Zuma’s Revenge

Thomas Cross

Zuma’s Revenge makes the wrong things simple.

Zuma’s Revenge

Publisher: PopCap Games
Players: 1
Price: $19.99
Platform: PC (reviewed)
ESRB: Everyone
Developer: PopCap Games
Release Date: 2009-09-15

At first glance, Zuma’s Revenge feels a bit more insubstantial than PopCap’s other offerings. After all, gone are the multiple characters, special powers, and complicated maps of Peggle. Gone are the complicated Tower Defense tactics of Plants vs. Zombies. Zuma’s Revenge feels much more like a web game (and you can play it for free on several sites) than any of PopCap’s previous retail and downloadable games. It feels like something you might not want to pay for.

It is certainly not lacking in PopCap’s trademark quality and carefully orchestrated charm. The game revolves around the ludicrous adventures of your character, a giant frog that spits colored balls out of his mouth. Your goal is to shoot the little balls as accurately as possible, out of your mouth and into a long line of advancing balls (all, coincidentally enough, sporting the same colors as the balls that you are constantly regurgitating).

The game is all about timing and racing against time. While various levels throw kinks and oddments into the starting formula, the general idea is this: shoot out balls to destroy incoming balls (as always, connect at least three to make them disappear). The balls all snake along together like a bead necklace, following a track that you can see. If you let them get to the end of the track, you lose. It’s simple, but bit by bit, PopCap adds new wrinkles to the game, and you begin to learn that it all isn’t quite as simple as it might seem.

You don’t just have red, blue, green, and yellow balls to contend with. Every sixth ball or so will be some brand of special ball. Maybe it will blow up all of the balls near it, give you super-accurate laser aiming, or temporarily set the whole bead necklace line moving backwards. None of these ball-centric effects and power ups ever really shakes things up too much, however. They just make you think differently about the game -- for about a second.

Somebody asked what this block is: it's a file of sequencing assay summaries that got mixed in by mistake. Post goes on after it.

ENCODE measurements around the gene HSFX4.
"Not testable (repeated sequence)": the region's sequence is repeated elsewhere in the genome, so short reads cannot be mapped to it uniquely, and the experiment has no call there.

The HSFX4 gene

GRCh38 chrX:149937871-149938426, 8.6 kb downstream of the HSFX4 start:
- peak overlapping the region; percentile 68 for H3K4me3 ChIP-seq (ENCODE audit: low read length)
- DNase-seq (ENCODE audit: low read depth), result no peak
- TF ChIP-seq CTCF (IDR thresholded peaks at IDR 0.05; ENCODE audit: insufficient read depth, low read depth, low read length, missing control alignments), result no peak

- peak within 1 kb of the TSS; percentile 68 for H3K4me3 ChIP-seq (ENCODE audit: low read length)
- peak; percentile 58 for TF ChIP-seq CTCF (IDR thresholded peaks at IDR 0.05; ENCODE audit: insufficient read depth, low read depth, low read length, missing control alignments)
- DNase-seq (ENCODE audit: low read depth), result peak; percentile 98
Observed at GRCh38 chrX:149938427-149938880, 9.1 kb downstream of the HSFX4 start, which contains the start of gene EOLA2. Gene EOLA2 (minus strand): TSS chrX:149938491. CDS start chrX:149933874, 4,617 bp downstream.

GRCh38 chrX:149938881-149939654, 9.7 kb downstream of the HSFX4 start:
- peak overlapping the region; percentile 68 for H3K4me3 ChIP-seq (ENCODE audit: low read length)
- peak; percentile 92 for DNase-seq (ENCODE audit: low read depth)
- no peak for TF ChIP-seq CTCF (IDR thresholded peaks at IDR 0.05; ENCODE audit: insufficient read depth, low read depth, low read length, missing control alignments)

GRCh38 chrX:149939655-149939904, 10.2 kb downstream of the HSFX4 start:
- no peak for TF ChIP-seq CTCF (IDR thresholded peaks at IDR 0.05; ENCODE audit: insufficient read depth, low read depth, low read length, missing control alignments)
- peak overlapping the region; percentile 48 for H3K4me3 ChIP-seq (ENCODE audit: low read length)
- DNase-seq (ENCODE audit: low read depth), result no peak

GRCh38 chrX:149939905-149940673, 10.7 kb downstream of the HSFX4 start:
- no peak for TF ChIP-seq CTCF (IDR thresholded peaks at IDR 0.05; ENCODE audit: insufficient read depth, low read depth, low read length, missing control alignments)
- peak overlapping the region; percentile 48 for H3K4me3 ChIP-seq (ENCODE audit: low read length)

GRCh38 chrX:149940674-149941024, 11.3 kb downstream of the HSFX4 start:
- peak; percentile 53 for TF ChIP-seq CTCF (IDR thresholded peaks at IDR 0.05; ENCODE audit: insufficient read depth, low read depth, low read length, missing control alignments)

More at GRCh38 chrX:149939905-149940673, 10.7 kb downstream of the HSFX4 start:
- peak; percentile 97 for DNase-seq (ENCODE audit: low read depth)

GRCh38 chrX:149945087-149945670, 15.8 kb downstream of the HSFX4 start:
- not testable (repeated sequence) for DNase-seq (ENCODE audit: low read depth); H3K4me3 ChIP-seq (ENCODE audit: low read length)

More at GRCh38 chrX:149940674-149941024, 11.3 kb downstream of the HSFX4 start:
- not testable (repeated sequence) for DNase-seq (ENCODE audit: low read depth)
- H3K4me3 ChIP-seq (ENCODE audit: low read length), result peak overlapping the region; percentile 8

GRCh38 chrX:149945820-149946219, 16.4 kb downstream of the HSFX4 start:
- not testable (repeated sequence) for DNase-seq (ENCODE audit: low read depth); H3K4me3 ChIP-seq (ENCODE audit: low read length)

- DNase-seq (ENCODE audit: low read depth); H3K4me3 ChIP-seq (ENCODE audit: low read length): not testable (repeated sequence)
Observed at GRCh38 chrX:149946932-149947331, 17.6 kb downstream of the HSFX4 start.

Likewise, as the game, progresses you will be confronted with a few different takes on the regular playing scheme. Normally, your frog sits still, spewing balls out of his mouth. Sometimes the line of balls she must hold back snakes around her. Sometimes it coils back upon it itself, necessitating fast and extremely careful aiming. From time to time, the game presents you with a row of balls and, on the other side, a moving enemy. You have to carefully remove the balls and shoot between the gaps at the enemy. Sometimes your frog will actually be attached to a moving slide, a horizontal line that lets you move back and forth (to avoid projectiles from bosses, say) and lets you hit different ball sets.

That really is about it, however. The game, much like many smaller, more casual titles, is not eager to throw tons of options and mechanics at you all at once. It’s not nearly as complicated as Plants vs. Zombies. But it also feels like it has less going on than a simple game like Peggle. Simplicity isn’t necessarily a bad thing (as the previously mentioned games, among many others, ably prove), but Zuma’s Revenge makes the wrong things simple.

For instance, it would be really great if I could get different frogs that would do different things. Maybe I’d have to use different frogs for different maps (which would of course offer up different kinds of challenges), or maybe, I could play with any frog on any map. When you play Zuma’s Revenge, you will spend much of each play session thinking about things like this. The game isn’t bad because it is terribly simple: it just doesn’t handle its simplicity well.

Once you master the tactics mentioned above, there is absolutely nothing left to learn or experience. Sure, you can always get a better (or possibly perfect) score on a level but doing so isn’t exciting in every way. One of the great things about games like Zuma’s Revenge is that they have an eye for addictive simplicity and a carefully calibrated sense of randomness that can be both a blessing and a curse.

Zuma’s Revenge possesses none of this randomness. Sure, the balls that trundle along the track toward you are not always the same color or pattern and you get to fiddle around with different bosses and locations, but that’s it. It might seem a like a fun game (and it is), but the fun lasts for all of a few hours. After that, you really have to love the formula; otherwise, you’ll be looking for something fresh and interesting quickly. Zuma’s Revenge is fun and entertaining enough, but it doesn’t have the legs that more addictive and inventive games have.






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